As an act that dared to rock hard when conventional industry “wisdom” was that black artists were to only perform as R&B singers or rappers, Living Colour stood out like a sore thumb when they emerged in 1988 with their debut album, Vivid.

Aided by benefactors like Mick Jagger and the sonically and visually arresting smash “Cult of Personality” (now known to a new generation as the entrance music for former WWE superstar CM Punk), Vivid eventually became a multi-platinum, Grammy-winning success. By the time the quartet was set to release their sophomore effort, Time’s Up, Living Colour shared a place in the rock firmament with big-name bands like Guns ‘n Roses and Motley Crue, even as their instrumental prowess (spearheaded by guitar God Vernon Reid) gave them a level of critical respect most other bands of that ilk were not afforded.

While Time’s Up didn’t have a hit as big as “Cult of Personality” (or “Glamour Boys,” a later single from Vivid), the album received excellent reviews and boasted a significantly broader sonic breath. Genres of music from blues (“Love Rears Its Ugly Head”) to calypso (“Solace of You”)  to speed metal (the frenetic title track) were represented, and likely contributed to broadening the musical palette of the many teenagers who became hooked on Living Colour after catching “Cult” on MTV.

Lyrically, the four members of Living Colour (Reid, vocalist Corey Glover, bassist Muzz Skillings and drummer Will Calhoun) continued to deliver thought-provoking messages about love, romance, politics and race. Topics ranging from safe sex to overzealous hero worship were covered, assisted by a guest roster that included saxophonist Maceo Parker, rock and roll icon Little Richard and rappers Queen Latifah and Doug E. Fresh.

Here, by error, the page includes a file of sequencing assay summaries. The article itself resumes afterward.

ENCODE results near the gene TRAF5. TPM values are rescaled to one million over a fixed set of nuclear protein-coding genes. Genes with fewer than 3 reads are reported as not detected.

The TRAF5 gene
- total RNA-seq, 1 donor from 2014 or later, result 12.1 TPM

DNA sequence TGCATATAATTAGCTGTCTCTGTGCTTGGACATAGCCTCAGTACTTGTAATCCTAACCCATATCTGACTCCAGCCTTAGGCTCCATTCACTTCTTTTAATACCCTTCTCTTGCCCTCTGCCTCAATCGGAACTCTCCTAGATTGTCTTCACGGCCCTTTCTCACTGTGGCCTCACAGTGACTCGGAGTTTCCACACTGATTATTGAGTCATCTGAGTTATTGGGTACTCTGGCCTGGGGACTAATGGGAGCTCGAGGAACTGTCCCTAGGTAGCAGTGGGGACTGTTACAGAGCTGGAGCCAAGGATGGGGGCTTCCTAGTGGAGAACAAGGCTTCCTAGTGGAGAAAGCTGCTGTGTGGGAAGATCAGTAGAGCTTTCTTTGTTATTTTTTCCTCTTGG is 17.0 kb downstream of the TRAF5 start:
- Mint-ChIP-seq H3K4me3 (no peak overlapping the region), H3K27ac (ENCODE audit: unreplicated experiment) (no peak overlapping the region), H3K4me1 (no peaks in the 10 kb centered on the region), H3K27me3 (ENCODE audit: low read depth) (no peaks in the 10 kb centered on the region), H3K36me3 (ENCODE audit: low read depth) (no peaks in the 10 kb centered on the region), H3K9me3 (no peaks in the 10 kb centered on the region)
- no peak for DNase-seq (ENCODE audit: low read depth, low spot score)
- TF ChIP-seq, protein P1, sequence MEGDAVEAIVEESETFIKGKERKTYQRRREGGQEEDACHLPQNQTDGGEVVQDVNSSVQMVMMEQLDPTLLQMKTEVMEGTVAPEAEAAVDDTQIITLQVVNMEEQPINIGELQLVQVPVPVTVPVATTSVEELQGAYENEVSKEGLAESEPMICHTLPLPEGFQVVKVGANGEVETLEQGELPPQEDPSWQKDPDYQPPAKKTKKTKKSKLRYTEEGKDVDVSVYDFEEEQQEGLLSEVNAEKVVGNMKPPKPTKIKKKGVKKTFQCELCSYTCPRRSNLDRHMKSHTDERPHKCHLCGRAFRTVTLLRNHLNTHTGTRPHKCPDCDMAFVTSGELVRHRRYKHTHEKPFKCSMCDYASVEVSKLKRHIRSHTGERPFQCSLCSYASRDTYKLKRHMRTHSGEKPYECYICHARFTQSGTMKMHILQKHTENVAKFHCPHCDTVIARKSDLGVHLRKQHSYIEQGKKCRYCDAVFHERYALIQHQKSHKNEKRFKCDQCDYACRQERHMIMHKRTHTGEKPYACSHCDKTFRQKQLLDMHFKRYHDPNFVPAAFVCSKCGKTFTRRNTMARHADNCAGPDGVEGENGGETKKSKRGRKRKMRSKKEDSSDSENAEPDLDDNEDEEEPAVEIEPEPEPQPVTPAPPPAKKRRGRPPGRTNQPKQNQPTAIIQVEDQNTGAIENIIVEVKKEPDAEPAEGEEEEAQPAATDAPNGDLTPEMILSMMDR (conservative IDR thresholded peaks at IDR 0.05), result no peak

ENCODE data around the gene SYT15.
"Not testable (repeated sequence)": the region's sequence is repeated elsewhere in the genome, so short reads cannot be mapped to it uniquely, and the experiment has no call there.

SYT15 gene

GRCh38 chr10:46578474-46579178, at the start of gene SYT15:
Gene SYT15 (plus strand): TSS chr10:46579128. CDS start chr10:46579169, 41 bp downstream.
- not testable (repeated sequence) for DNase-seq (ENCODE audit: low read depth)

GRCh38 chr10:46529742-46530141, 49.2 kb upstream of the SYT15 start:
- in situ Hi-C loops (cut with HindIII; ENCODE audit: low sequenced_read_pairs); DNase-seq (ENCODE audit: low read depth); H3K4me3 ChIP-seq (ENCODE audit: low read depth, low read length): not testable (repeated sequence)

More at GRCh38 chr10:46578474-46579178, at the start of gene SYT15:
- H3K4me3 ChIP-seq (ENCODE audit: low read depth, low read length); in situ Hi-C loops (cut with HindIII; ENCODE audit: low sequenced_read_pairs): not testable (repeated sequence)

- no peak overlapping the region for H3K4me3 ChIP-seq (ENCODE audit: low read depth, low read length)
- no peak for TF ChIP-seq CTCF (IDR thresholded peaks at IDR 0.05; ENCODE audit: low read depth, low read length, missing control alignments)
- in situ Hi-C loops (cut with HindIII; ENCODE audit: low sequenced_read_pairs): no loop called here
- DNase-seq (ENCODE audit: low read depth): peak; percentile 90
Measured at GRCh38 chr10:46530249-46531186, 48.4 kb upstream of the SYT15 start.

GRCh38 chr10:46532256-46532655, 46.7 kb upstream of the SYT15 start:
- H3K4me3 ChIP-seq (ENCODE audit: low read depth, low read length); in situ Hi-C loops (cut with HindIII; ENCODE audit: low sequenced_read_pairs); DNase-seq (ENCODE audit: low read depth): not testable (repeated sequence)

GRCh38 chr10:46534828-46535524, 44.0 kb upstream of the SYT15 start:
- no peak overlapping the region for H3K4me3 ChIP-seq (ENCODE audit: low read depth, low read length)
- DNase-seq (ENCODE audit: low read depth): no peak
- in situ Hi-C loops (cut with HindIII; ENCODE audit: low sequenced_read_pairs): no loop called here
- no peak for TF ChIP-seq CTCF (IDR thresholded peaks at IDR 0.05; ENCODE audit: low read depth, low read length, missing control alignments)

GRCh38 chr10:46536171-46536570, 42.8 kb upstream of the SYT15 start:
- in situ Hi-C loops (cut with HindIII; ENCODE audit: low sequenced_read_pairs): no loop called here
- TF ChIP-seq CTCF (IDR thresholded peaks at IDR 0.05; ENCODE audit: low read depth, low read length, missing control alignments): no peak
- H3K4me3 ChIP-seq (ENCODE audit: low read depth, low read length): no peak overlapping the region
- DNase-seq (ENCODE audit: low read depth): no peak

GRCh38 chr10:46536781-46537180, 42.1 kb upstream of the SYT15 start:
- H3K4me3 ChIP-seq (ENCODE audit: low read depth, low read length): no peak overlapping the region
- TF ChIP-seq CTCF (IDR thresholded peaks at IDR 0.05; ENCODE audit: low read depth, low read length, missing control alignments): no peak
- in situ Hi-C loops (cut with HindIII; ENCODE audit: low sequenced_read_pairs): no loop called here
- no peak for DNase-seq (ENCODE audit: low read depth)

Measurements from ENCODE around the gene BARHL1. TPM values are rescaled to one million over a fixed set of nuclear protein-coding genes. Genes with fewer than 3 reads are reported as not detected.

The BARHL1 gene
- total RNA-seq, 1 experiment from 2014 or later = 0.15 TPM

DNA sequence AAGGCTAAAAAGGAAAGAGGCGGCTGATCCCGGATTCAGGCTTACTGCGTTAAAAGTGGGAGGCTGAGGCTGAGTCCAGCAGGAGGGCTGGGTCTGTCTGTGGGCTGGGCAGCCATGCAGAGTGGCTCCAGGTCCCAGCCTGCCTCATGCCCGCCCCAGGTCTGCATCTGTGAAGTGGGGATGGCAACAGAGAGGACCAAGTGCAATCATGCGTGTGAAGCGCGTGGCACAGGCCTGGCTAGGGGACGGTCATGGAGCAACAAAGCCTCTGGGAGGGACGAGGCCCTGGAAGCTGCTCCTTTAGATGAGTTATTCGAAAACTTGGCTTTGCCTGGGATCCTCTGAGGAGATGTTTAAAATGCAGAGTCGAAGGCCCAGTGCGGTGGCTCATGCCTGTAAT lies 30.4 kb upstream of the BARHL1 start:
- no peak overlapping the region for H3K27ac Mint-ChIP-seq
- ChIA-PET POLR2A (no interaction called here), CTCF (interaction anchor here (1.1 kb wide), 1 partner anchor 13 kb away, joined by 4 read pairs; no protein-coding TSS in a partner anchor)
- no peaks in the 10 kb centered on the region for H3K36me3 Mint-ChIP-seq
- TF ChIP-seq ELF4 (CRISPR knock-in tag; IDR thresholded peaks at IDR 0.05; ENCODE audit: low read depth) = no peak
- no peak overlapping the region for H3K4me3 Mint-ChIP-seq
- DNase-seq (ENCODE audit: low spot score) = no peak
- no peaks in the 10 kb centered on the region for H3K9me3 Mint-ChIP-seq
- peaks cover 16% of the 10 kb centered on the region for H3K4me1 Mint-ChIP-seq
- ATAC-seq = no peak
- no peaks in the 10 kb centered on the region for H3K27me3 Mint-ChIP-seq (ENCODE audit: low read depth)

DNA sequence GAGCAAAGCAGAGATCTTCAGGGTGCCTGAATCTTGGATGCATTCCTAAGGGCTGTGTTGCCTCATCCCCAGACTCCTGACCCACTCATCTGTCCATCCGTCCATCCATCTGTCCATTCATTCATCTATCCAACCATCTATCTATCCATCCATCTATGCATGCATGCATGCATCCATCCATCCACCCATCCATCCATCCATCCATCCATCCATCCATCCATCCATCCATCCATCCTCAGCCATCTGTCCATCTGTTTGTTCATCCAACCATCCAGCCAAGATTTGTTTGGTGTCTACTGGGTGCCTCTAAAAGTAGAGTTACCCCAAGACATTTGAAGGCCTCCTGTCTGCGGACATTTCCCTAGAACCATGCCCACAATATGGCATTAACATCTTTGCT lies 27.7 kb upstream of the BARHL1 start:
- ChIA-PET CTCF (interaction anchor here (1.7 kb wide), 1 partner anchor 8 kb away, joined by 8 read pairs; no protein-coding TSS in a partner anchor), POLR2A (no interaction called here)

Songs like “Someone Like You” (featuring a verse about police brutality that’s still relevant 25 years later) proved that the band’s desire to deliver messages through their music were even more intense since they tasted success. Critics who scoffed at the “novelty” of a black rock band were confronted head-on with lyrics like “Don't ask me why I play this music/It’s my culture, so naturally I use it / I state my claim to say, it's here for all to play” on "Pride." Fans and writers took notice; legendary rock critic Robert Christgau stated, “though MTV's millions have heard Reid's more panhuman messages before, they've rarely heard them expressed so coherently--or by a black person. Both factors count for something.”

Time’s Up was a gold-selling release that won the Grammy for Best Hard Rock Album of 1990. It also landed Living Colour a coveted Rolling Stone cover. It was the last album made by the band’s original lineup, as Skillings was replaced by veteran Sugar Hill Records/Tackhead bassist Doug Wimbish when Living Colour returned in 1993, with the even more experimental Stain. By the middle of the '90s, Living Colour had gone on hiatus. The band was reactivated in 2003 and have remained an active unit since, releasing two albums of new material and receiving raves for their incendiary live performances.

Watch Living Colour's "Type" Video

See 100 Hip-Hop Facts That Will Blow Your Mind